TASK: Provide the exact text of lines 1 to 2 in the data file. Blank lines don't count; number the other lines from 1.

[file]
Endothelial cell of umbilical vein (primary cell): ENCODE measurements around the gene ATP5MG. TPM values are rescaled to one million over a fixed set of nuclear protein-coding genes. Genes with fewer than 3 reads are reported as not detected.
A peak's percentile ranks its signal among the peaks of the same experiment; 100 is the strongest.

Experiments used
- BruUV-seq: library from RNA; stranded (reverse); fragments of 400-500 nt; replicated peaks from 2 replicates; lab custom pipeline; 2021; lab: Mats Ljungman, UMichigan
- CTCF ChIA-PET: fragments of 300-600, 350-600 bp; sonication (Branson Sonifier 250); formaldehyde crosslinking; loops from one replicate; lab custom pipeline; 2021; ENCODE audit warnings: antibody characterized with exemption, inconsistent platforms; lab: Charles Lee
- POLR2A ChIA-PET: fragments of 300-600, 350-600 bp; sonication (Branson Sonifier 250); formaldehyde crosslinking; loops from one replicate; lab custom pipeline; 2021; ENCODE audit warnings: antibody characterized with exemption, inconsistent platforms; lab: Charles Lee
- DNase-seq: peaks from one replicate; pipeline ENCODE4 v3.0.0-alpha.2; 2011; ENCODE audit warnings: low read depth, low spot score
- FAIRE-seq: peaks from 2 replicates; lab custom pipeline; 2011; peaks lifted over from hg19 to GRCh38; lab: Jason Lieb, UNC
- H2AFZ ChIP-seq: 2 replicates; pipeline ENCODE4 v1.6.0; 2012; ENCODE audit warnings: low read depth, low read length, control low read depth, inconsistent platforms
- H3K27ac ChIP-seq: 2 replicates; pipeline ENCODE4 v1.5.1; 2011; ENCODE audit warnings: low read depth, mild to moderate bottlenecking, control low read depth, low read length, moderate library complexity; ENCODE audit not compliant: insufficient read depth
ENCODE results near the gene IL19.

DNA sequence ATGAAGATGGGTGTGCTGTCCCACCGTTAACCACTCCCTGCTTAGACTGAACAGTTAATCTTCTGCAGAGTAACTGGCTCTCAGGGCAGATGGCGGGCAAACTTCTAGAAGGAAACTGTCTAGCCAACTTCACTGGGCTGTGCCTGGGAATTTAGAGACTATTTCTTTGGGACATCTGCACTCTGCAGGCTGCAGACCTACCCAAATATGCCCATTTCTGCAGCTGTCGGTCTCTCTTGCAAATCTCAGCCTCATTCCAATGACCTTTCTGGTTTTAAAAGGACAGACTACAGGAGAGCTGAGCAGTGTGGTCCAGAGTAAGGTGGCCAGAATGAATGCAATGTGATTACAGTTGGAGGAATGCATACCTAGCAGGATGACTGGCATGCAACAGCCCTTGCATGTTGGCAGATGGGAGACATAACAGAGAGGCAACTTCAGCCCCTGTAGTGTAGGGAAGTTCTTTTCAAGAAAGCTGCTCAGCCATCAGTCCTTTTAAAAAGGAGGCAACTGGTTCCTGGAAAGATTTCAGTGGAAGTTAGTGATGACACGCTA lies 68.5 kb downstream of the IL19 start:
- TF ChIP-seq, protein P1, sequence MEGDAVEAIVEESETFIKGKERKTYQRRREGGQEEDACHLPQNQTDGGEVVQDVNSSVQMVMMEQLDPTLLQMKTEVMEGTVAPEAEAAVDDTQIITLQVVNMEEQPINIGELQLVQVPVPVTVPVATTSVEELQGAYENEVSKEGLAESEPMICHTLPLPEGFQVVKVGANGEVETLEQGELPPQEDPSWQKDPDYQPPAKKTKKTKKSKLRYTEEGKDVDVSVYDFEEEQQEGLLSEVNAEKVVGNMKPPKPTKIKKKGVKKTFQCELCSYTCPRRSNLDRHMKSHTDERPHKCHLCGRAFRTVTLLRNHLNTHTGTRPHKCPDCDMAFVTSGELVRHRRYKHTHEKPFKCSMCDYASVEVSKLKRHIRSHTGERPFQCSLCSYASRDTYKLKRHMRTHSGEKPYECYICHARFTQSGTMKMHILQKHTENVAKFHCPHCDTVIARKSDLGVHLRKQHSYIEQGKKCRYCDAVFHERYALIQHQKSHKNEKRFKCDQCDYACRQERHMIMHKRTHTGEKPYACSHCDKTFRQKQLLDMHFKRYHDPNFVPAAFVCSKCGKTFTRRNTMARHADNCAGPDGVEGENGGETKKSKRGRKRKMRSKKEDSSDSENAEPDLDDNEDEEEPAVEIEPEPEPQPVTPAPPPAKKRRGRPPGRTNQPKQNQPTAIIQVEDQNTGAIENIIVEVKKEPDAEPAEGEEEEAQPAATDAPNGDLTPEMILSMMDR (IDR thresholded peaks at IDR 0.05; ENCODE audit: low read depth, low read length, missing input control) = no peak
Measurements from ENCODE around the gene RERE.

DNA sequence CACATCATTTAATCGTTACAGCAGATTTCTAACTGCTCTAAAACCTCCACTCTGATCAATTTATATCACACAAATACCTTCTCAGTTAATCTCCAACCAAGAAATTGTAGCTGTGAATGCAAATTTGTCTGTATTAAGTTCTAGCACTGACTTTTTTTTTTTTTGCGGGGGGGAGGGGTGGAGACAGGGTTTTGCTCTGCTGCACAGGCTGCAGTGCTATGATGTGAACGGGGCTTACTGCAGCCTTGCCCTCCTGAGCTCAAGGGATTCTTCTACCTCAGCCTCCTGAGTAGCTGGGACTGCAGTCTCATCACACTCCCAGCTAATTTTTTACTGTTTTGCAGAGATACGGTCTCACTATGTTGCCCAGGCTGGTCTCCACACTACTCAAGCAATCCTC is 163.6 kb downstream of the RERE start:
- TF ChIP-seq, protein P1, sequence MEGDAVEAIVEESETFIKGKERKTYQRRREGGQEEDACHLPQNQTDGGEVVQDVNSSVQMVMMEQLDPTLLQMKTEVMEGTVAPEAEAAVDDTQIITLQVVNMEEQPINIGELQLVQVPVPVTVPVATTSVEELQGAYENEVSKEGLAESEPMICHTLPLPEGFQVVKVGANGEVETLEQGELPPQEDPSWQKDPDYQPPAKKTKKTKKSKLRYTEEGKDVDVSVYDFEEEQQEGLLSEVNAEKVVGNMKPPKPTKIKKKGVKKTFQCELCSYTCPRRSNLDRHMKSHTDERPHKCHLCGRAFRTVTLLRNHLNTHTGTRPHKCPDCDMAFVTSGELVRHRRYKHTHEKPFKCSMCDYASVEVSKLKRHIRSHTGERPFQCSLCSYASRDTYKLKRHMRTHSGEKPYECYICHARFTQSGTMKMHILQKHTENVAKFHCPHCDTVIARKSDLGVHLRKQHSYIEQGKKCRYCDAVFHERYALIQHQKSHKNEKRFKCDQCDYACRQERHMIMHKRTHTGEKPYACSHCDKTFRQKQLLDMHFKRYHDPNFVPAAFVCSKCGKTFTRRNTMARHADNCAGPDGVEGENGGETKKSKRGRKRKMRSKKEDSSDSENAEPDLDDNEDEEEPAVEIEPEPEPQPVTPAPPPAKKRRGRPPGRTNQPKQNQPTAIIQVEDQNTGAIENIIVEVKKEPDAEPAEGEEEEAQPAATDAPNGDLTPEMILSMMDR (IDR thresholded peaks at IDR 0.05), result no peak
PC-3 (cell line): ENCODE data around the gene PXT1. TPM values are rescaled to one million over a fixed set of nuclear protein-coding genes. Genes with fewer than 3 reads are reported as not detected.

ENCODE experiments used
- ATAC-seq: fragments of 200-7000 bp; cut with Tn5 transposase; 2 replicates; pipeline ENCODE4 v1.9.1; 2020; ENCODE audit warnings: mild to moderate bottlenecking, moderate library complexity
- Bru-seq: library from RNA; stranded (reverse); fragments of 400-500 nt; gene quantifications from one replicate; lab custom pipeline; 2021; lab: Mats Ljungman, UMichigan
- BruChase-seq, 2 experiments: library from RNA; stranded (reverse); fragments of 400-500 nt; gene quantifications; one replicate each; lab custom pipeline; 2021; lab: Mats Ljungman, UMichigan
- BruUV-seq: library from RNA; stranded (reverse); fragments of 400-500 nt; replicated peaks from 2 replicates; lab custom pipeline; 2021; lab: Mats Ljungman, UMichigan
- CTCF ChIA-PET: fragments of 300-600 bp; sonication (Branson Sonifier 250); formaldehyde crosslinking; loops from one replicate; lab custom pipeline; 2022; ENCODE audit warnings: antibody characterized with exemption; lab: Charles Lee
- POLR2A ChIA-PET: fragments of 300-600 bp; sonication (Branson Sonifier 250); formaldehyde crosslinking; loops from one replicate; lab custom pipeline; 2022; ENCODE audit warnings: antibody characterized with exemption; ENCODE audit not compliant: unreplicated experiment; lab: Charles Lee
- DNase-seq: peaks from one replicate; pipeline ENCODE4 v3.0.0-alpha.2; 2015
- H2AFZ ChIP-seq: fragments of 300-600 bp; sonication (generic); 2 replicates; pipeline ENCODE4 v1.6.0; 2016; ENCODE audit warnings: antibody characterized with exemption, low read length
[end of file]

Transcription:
Endothelial cell of umbilical vein (primary cell): ENCODE measurements around the gene ATP5MG. TPM values are rescaled to one million over a fixed set of nuclear protein-coding genes. Genes with fewer than 3 reads are reported as not detected.
A peak's percentile ranks its signal among the peaks of the same experiment; 100 is the strongest.